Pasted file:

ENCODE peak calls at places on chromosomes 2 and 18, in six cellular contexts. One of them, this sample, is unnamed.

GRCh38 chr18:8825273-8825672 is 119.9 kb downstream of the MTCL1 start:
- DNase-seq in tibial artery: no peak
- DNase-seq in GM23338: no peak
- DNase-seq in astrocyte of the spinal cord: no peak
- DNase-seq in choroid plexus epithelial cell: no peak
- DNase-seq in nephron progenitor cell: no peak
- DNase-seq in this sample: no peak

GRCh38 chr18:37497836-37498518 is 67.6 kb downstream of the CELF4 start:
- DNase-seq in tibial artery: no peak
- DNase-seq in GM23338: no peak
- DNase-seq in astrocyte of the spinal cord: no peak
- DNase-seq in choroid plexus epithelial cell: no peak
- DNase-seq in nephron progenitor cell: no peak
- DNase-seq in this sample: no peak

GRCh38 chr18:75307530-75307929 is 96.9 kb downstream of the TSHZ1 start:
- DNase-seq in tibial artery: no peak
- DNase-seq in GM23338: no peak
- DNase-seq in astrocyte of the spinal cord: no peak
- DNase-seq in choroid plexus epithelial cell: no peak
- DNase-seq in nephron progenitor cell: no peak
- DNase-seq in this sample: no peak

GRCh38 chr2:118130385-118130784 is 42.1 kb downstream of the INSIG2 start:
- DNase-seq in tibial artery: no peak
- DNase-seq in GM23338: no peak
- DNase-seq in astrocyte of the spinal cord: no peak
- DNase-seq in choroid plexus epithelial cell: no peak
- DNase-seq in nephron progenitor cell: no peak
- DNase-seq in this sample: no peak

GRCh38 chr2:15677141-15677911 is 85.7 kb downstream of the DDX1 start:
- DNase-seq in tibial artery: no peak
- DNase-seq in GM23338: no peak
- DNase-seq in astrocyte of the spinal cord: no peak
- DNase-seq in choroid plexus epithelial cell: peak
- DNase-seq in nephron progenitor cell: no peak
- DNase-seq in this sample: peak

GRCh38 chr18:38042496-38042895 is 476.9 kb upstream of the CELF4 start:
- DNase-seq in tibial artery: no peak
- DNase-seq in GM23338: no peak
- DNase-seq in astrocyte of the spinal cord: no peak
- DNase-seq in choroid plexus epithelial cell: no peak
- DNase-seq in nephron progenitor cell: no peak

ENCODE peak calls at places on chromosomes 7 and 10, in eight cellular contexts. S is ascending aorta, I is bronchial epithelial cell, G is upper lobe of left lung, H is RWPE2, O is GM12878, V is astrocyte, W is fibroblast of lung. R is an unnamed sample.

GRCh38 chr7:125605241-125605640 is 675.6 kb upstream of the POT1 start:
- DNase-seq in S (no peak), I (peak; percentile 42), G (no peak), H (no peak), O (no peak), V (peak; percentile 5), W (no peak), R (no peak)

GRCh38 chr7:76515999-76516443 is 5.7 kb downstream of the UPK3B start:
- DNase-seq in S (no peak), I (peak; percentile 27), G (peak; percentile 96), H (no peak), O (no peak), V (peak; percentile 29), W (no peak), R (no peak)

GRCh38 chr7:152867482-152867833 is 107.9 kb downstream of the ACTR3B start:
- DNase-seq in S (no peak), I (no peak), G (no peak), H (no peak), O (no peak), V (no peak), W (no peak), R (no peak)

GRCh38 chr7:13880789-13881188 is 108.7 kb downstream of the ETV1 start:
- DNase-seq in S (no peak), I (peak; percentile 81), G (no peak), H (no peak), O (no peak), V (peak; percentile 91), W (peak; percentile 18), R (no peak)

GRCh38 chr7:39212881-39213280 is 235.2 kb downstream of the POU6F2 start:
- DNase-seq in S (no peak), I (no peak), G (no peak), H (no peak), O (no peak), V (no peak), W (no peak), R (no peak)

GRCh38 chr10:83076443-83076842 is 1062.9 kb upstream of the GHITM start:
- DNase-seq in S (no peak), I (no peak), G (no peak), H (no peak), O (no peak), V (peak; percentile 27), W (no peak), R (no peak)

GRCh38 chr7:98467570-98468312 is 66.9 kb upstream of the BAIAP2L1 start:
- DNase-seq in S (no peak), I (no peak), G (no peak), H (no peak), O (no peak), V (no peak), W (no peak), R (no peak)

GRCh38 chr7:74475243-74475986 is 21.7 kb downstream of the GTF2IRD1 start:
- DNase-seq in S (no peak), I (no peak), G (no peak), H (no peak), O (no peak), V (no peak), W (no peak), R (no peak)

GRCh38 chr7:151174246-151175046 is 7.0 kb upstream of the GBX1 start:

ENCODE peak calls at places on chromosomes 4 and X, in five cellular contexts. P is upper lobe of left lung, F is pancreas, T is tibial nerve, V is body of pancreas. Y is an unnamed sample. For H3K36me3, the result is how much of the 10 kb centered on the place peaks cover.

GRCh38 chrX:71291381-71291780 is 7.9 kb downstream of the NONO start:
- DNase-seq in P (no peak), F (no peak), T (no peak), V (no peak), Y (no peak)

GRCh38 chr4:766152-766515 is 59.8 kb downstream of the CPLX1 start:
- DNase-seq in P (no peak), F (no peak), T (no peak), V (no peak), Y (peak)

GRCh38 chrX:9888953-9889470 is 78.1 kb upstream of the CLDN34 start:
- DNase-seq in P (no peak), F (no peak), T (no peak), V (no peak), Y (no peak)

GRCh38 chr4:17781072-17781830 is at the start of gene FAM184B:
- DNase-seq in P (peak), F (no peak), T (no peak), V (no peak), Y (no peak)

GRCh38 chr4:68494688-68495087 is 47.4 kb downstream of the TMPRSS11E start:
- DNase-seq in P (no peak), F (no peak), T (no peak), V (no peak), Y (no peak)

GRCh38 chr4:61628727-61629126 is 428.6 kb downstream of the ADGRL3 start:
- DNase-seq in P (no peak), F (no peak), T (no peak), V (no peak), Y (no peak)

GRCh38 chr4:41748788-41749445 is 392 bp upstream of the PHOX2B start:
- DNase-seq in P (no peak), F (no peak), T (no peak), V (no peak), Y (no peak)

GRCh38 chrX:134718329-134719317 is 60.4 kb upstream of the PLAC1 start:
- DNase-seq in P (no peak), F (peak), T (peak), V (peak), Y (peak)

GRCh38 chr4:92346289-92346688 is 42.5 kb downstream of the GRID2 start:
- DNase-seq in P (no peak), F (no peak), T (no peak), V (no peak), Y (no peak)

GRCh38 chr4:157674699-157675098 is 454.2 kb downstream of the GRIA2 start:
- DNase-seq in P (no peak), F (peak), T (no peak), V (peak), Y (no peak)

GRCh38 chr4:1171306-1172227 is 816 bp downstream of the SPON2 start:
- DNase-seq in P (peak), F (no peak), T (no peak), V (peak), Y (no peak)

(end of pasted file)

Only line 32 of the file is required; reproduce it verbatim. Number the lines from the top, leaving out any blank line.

- DNase-seq in GM23338: no peak